This means you probably want to start with the basics – regulations, opening dun, and client requirements such as verification of identity, and give them lots of opportunity to stumble and learn. The best opportunities are the ones that the collector themselves can identity and learn from, so it requires patience and explanations of the big picture – sitting a new collector next to an experienced alpha personality superstar for half a day is not sufficient, nor is it productive.
Superstars Require Super Efforts
Which brings us to the next segment of our collections staff population – the superstar. You might recognize these folks as bringing in the highest numbers, and having survived the ebbs and flows of the company. Unfortunately, if you aren’t careful, you nurture an environment where these collectors don’t want to learn, don’t feel that constructive criticism will help them, and may not even be willing to change.
I’ve had the pleasure of working with some folks like this, and they aren’t bad people – however, they are products of their environment, and if allowed to run off on their own tangents, they cause chaos and disruption to a professional organization. So whether you have a full-blown superstar, or the inklings of a developing one, there are a few things you can do to help them grow into better collectors.
The first thing you will need to do is level the playing field – this is the most painful, and difficult part of working with a superstar, but the other staff can’t grow and learn and develop if they are having to compare managerial advice versus practical evidence of the superstar’s display of ‘survival of the fittest’ skills – this split culture will undermine everything you want to do, unless you want a room of superstars, which is in itself probably another article. So -- you can address team equality by bringing on newer or developing staff to a client-based team, and encouraging the superstar to train and build them. You can direct some of the superstar’s knowledge into training or critiquing. You can get buy-in from the superstars to change by exposing them to client audit reports, stair step performance charts, and so on. In other words, broaden their horizons, and they will grow.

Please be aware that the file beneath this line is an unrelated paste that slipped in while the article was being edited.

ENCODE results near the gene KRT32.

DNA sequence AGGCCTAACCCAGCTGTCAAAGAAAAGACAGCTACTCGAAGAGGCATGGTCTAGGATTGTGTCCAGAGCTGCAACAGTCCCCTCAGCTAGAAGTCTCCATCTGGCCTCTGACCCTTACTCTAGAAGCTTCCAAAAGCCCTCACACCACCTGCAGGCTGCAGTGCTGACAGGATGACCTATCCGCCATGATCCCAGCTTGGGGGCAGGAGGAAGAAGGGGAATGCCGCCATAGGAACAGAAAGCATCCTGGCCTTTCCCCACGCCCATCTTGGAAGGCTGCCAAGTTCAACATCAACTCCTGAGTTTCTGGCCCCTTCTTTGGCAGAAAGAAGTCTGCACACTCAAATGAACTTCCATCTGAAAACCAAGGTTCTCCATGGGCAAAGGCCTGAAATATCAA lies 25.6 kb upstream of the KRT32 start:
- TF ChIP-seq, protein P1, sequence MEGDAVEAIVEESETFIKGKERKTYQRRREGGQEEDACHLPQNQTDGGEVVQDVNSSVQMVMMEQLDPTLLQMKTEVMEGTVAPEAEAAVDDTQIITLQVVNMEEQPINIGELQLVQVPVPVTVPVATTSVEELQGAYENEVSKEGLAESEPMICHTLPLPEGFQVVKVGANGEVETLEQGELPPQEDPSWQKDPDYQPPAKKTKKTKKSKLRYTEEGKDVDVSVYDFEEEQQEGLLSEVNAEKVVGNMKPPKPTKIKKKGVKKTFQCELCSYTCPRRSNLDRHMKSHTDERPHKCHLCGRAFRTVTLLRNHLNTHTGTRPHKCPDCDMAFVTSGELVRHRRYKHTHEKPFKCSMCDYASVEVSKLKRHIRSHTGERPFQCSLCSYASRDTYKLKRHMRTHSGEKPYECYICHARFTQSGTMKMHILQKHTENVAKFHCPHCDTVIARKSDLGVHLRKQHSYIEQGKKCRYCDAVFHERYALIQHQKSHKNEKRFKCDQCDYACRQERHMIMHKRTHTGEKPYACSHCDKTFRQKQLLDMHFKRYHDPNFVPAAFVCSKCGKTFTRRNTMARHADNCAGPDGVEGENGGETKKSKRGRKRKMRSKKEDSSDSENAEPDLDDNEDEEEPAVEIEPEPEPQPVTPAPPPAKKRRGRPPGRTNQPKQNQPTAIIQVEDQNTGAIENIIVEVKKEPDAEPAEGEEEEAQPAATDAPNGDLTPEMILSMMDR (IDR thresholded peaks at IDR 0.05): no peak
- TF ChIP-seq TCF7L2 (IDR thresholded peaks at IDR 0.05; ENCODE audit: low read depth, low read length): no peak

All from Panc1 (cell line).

You’ve seen it in the movies – headstrong, cocky young hero/heroine is taken under the wing of an elderly mentor figure, who fights their advice and wisdom until they realize they are a small part of a bigger world – this is exactly what you need to do, but perhaps without having your superstar wax the floor in order to learn kung-fu.
Having People Change Because They Want To Is Easier
Because you see the big picture, you understand why the collectors need to log more time in the day on the phones, or why a specific recurring reason for non-payment needs attention, or why you have a certain assignment batch reworked. You have seen the reports for end of day, or live feeding across your screen, so you know why you are going out to the collection floor to correct a trend, or encourage an agent who is failing to collect when they get a consumer on the phone. But your team might not see everything you see.